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Radon Testing and Inspections

Radon is a radioactive gas that is colorless, odorless, and tasteless. It comes from the natural breakdown of uranium in soil, rock and water and gets into the air you breathe. Radon typically moves up through the ground to the air and into your home through cracks and holes in the foundation or through well water. The home then traps radon inside.

How radon infiltrates a home

How radon infiltrates a home

Radon is the second leading cause of lung cancer deaths in the US, claiming about 20,000 lives annually. Radon has been found in elevated levels in homes in every state. No area of the country is free from risk. Even two homes right next to each other can have vastly different radon levels. The only way to know if your home is under the EPA action level of 4 pCi/L is to test! The U.S. Surgeon General recommends that all homes be tested for radon. Testing is easy and if the house has a radon problem, steps can be taken to fix it to protect your family. Radon presents a serious health risk, but it can be controlled easily and cost-effectively.

Why test for radon?

Unless you test for radon there is no way of telling how much is present. Radon gas decays into radioactive particles that can get trapped in your lungs when you breathe.

Any home can have a problem… old, new, well-sealed, drafty and a home with and without a basement. Local geology, construction materials and how the home was built are among the factors that can effect radon levels in homes. The EPA recommends testing for radon in all homes below the third floor. On average, one out of every fifteen US homes has a problem. The only way to know whether or not your home has a radon problem is to test for it.

How much radon is too much?

The EPA indicates that 4pCi/L or higher concentrations of radon are considered above safe level.

Do I still need to test if there is no basement?

Yes, most indoor radon comes from naturally occurring radon in the soil but high indoor levels are more likely to exist below the third floor. The EPA recommends testing all homes.

Where is the radon testing performed?

On the lowest level of the home that is suitable for occupancy. This means the lowest level that you are going to use as living space which is finished or does not require renovations prior to use. A qualified radon tester will make some of these decisions.

Our radon level exceeds 4pCi/L; now what?

The type of house and the foundation design affects the kind of radon reduction system that will work best. In many cases simple systems using underground pipes and an exhaust fan can be used and do not require major changes to your home. Sealing cracks in the floors and walls will limit the flow or radon into your home and reduces the loss of conditioned air.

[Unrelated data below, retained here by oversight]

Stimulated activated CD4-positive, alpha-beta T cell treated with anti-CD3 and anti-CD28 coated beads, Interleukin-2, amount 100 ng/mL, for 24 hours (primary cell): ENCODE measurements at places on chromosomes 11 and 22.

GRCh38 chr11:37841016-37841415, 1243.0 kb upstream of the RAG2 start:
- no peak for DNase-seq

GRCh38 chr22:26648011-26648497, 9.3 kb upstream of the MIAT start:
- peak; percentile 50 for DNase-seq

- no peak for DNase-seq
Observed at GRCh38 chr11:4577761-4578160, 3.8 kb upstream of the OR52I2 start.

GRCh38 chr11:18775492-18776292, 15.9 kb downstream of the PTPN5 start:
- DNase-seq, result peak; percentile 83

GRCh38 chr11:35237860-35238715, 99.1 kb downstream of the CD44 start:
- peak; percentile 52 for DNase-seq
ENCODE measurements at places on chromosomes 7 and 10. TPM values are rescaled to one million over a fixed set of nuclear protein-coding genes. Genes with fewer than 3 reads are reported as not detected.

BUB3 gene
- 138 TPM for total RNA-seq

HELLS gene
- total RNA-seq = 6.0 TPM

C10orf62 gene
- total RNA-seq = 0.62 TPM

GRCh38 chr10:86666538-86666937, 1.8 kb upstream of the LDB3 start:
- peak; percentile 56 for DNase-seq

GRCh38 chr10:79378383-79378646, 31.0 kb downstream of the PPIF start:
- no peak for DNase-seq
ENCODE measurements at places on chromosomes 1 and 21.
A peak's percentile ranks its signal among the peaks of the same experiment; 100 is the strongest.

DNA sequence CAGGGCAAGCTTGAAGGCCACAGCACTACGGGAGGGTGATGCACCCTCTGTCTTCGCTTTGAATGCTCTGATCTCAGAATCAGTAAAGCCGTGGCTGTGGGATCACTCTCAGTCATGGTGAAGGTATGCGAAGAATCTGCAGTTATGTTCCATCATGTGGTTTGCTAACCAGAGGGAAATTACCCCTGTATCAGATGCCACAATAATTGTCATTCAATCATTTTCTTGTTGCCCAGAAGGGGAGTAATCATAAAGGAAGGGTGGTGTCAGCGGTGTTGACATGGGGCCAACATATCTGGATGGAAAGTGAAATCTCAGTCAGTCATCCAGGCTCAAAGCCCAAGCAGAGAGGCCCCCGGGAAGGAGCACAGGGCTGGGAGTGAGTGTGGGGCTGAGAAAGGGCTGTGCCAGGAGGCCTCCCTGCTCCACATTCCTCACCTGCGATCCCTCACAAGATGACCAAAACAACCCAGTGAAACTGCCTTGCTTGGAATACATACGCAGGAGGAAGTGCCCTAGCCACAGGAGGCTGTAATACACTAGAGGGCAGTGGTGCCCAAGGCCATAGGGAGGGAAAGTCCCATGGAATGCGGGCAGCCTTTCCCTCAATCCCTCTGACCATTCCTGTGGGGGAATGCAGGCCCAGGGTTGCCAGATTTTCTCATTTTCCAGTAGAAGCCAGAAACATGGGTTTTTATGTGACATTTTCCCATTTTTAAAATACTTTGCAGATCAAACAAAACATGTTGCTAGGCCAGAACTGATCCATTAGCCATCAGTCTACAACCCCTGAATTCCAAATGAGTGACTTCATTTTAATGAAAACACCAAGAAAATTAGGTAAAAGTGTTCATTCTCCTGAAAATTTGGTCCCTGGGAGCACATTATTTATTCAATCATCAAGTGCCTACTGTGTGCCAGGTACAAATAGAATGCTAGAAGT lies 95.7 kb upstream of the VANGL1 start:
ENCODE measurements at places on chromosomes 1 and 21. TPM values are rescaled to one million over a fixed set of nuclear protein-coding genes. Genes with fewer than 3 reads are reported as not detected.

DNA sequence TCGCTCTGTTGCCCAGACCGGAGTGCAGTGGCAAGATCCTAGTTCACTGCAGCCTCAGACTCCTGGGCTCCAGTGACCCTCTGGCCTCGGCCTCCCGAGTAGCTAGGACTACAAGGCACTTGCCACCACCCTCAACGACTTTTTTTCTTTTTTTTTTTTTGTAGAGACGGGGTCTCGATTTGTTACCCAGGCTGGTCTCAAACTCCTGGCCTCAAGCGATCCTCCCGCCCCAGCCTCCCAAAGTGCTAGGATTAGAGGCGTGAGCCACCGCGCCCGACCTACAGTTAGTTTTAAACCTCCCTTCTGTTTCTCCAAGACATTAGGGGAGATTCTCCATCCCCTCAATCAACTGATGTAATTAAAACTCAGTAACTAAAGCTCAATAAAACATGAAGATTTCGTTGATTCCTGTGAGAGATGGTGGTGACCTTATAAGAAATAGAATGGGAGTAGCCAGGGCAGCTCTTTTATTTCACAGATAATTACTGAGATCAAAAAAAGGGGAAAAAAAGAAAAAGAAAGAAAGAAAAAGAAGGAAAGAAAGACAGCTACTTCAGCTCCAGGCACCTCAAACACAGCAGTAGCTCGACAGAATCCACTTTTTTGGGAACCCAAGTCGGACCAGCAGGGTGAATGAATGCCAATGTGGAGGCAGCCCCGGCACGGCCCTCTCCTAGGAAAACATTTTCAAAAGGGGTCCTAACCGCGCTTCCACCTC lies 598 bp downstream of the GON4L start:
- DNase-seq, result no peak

What is Continuous Radon Monitoring?

Active monitors – the type used by Camelot Home Inspections – are designed to provide data on the range of variation within the test period, detect and deter interference. This type of monitor requires operation by a trained tester who participates in the national qualification program for radon professions.

How much does it cost to reduce radon levels?

The average cost to install radon-resistant features in a existing home is $500 to $2500 depending on the size and design of the house and which radon reduction methods are needed. The average cost is $1200. Lowering high radon levels requires technical knowledge and special skills so it is best to use a contractor who is trained to fix radon problems.

Testing before selling?

Where radon problems have been fixed, home sales have not been blocked or frustrated. In fact, the added protection is sometimes a good selling point.

More information about radon

Radon and Lung Cancer (EPA)
Radon exposure is the leading cause of lung cancer in non-smokers; radon causeslung cancer in smokers as well.

The Truth About Radon Exposure
Radon exposure is the leading cause of lung cancer in non-smokers; radon causeslung cancer in smokers as well.

High Radon Levels No Cause for Alarm
Testing with a system such as Radalink™ Radon TeleMonitor yields results within an hour; no postponing closing dates.

Dealing with Radon: A Guide for Real Estate Agents
Radalink™ Radon TeleMonitor is a precise, continuous-read electronic instrument that protects all parties during the transaction: buyers, sellers and Real Estate agents.

Test for Radon Before You Buy
Home buyers who do not address this issue now will likely be forced to deal with it when they become home sellers.